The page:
I had a general tourist map, scale 1:500000. It shows most of the roads, except near towns. I also picked up a free 30 page bicycle booklet "Nationale og Regional Cyklelruter i Danmark". I didn't see an English version of it. It had rough maps and short descriptions of the 10 National Cycling Routes (NCR). There are brief mentions of local cycle routes. The cycle route signs are blue. Each county (Amt) has published cycling maps usually in 100000 or 200000 scale. There are guides available from Dansk Cycling Forbund, most of them in Danish only.
There a lot of paved bicycle paths along highways in Denmark. The NCRs followed them or back roads. There are a lot of back roads in Denmark too, most are paved. But I found some sections of gravel that were rougher than most of the Norwegian back roads.
The written Danish language is almost identical to Norwegian Bokmål-just substitute "C" with "S", "D" with "T" etc. The spoken language sounds very different. Also I've heard that the local "Jysk" dialects cannot be understood by other Danes. So why do the English spell the country "Denmark" instead of "Danmark" ? Why do the English call "wienerbröd" "Danish pastry"? :-) So I land on the "Continent" and the EU (European Union). There did seem to be customs officials at the main gate but they didn't seem to be doing anything. I just followed other cyclists through a side gate.
It was still raining when I got to Hirtshals although I could see clear skies to the south. I found a banking machine to get some Dansk Kroner. Then I headed east on NCR 1 towards Skagen, the northern tip of Jylland. Just out of town it went down to the beach and became deep sand so I turned back.
So I headed east on Rv 597 which has a cycle lane, then turned off at Uggerby on a local road. It stopped raining but I was cold so I stopped at a picnic area to make some coffee.
So I headed south, towards the clear skies, through little villages of Bondslev, Sindal. Something smells rotten in Denmark! Farmers are spreading liquid manure (probably from pigs) on the fields, from big tanks. The roads of Norway were often covered with sheep or cow muck, but that didn't smell as bad as this! Don't "draft" farm tractors here!
After having lunch at a picnic area near Sindal I continued south on more side roads to Saesig. It is flat, but there is a little variety in the vegetation to prevent boredom. Green is the main colour, but there are a variety of wildflowers, daisies, lupines, to add to the picture. Almost always one can see big wind turbines spinning away. Fortunately for me, the winds are light and variable. The clear skies seem to be in the east so I head in that direction. I follow Rv 553 which has a bike lane, through Öster Vrå and at Hörby I turn off on some back roads and go to Saeby.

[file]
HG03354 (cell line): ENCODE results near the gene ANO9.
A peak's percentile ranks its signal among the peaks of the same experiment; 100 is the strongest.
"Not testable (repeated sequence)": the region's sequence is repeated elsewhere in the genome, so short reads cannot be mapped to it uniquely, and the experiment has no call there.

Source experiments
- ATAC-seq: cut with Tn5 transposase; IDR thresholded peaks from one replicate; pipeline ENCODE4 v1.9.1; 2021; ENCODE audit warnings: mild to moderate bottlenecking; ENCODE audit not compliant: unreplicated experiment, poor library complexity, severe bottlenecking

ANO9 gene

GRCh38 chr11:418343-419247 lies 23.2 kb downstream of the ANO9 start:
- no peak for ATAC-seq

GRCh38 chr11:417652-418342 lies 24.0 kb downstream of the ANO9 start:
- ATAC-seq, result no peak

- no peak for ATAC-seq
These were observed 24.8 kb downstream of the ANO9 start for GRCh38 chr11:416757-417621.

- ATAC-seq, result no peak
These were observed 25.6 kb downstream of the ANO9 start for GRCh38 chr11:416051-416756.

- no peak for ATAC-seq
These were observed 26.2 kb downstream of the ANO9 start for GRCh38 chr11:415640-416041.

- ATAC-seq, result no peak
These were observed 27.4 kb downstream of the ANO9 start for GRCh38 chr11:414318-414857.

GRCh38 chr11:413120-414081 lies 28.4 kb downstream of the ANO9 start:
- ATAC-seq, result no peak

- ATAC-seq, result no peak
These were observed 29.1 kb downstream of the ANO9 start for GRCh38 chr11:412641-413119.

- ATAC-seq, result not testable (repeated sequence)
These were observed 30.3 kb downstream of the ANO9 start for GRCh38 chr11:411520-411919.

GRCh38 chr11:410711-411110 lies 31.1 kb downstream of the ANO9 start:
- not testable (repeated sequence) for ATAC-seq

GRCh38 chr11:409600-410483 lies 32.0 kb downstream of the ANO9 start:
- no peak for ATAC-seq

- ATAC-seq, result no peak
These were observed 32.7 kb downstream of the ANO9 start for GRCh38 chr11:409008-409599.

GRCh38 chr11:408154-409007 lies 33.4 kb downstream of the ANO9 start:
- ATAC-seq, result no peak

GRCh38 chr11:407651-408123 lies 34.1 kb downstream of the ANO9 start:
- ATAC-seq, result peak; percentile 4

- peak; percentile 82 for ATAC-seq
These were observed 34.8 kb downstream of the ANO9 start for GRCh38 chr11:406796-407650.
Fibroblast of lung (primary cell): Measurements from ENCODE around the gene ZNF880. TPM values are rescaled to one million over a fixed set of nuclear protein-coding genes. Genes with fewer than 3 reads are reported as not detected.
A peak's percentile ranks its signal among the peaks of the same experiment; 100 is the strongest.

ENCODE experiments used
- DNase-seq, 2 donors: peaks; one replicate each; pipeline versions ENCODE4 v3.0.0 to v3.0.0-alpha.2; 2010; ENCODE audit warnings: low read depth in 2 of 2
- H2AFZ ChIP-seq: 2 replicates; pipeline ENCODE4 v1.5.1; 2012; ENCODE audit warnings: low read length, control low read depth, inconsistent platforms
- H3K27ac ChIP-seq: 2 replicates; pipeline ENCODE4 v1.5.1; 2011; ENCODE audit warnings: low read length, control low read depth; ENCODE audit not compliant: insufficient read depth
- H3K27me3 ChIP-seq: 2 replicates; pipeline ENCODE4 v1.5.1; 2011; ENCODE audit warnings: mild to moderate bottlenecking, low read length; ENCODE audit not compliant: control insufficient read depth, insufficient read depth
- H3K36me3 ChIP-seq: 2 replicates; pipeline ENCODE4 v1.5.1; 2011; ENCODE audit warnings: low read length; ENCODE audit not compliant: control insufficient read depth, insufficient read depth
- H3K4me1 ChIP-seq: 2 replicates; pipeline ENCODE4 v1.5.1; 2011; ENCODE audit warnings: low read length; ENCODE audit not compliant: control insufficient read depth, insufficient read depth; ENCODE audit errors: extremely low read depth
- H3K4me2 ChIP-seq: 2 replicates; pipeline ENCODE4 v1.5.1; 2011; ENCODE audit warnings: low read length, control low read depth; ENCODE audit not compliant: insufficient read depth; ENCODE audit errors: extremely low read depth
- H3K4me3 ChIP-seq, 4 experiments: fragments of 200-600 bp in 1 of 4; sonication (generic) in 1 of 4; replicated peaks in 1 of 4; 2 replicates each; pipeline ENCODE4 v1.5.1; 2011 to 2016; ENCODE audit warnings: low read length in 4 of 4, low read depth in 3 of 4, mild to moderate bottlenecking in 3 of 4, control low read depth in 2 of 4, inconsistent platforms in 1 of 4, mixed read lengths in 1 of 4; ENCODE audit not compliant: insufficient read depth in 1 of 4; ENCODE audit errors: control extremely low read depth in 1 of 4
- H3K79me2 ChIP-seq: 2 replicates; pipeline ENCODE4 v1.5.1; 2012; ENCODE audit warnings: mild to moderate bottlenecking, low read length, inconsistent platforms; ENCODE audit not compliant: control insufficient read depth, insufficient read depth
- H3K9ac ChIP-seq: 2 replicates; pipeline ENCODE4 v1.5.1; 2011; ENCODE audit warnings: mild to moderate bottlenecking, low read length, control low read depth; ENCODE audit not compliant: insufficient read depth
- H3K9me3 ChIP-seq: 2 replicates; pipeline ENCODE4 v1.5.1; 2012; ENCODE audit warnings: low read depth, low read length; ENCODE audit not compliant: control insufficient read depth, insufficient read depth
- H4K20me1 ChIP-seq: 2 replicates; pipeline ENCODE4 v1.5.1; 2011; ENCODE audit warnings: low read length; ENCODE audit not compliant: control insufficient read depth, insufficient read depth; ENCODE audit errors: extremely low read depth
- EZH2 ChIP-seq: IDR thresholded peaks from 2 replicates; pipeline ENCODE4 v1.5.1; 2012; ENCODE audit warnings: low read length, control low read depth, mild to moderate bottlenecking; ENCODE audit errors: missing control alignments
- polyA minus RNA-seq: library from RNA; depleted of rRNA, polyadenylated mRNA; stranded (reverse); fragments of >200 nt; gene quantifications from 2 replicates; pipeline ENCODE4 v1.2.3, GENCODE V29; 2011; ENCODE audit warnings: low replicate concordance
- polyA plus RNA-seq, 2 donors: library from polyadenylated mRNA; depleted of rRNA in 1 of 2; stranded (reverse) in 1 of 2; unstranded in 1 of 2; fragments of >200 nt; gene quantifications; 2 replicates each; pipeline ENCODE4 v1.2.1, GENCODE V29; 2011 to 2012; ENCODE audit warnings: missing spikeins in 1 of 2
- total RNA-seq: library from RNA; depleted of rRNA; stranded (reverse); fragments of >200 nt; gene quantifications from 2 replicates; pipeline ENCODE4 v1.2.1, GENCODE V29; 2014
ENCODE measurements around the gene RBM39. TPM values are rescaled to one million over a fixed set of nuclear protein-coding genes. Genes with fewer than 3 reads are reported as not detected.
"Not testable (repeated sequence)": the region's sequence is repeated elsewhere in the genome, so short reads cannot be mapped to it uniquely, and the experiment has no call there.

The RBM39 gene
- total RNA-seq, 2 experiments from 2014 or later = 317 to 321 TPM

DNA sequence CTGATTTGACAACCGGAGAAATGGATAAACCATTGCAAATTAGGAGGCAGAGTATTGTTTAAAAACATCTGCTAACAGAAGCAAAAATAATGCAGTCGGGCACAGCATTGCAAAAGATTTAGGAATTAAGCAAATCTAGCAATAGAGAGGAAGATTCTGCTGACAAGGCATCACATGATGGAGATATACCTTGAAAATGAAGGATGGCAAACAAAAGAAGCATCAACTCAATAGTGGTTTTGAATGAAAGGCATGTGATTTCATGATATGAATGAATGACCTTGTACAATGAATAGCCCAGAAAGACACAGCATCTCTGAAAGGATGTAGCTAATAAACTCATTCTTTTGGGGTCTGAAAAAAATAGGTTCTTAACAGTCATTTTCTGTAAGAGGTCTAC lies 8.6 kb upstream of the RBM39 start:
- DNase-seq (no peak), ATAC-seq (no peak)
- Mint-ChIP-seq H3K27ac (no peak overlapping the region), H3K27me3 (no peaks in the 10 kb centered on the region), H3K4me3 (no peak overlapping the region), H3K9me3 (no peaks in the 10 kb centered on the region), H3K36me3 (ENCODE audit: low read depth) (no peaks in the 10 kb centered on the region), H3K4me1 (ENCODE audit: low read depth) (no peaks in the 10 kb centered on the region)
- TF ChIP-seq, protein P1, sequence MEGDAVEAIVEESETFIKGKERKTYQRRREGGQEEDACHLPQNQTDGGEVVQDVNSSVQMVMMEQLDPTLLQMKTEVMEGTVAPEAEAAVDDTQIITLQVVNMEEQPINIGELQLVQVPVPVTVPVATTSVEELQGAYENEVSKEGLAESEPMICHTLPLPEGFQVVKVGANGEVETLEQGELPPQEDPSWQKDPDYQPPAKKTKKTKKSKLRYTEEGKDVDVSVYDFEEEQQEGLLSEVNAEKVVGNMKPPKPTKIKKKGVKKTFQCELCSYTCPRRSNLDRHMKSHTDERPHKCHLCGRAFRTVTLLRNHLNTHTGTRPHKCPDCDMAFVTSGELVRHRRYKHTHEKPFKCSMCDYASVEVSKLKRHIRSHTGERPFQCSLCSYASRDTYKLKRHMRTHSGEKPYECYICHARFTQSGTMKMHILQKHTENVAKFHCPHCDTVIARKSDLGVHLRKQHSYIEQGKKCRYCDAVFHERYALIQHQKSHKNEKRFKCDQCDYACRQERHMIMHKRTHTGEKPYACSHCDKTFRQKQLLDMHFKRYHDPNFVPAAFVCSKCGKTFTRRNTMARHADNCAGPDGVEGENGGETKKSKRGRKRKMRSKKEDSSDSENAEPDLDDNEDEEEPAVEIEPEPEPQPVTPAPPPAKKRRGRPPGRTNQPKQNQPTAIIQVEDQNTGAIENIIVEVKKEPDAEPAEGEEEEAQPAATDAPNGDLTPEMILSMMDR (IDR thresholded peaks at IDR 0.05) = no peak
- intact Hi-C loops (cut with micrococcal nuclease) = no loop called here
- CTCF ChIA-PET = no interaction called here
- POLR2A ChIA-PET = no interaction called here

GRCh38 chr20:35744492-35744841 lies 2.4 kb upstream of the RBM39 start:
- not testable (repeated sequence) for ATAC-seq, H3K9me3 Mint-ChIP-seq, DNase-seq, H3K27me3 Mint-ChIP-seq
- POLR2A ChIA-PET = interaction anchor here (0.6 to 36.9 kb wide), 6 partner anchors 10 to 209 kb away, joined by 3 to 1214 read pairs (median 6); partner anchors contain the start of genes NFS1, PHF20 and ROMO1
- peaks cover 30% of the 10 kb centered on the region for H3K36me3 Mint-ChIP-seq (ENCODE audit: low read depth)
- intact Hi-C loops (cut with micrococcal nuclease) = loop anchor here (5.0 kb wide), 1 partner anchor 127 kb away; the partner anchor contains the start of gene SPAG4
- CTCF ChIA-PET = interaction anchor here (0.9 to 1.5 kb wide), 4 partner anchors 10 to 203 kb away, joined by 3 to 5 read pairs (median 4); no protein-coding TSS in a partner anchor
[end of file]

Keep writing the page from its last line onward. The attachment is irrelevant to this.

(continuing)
I get to the vandrerhjem at about 1800. It is in a sports (idretts) complex but , alas, there is no swimming pool. I had a 4 bed room to myself. There is a guest kitchen in all the Danish hostels I stayed in, so I cooked supper and breakfast there.
This morning it was partly cloudy and cool at first. It was sunny most of the day with temperature reaching around 18 C, cool but not uncomfortable. Winds were light, maybe from the east. I headed south on National Cyclerute 5, which started out on a back road close to the coast. It is very flat, but with enough variation in scenery not to be boring. I caught up with an older couple who were from the Netherlands. I asked them if they thought Denmark was hilly! No, but cold! Yes, it is cool for midsummer weekend. In Aså I caught up with a young couple, this time from Sweden who were on there first cycle tour.
I turned off down a lane to get a close look at a wind generator. These things are huge! Maybe I was just lucky but I didn't have any strong headwinds. I expected high winds with all the wind turbines in Denmark. It's certainly not as windy as Prince Edward Island, which it resembles. Several weeks later I was in PEI and kept expecting to see wind generators!
The signs for NCR 5 make a detour on a side road with a stretch of very loose gravel. I assume it was to some point of interest. There was a herd of some very strange cattle, maybe a yaks?
I had lunch by the wharf at Hou. A sandy beach extends as far as I can see. Most of the coast of Jylland is sandy beach. The most popular beaches are on the west coast. There is hardly anyone on the beach. The water is still very chilly.
At Hals I take a short ferry ride across Limfjord. The Danish fjords aren't as dramatic as the Norwegian ones! I turned off NCR 5 on some side roads to see what Lille Vildmose is. It is a large peat moss bog where the peat is harvested. Ahead I see some white hills. It isn't snow capped peaks, it's a lime quarry.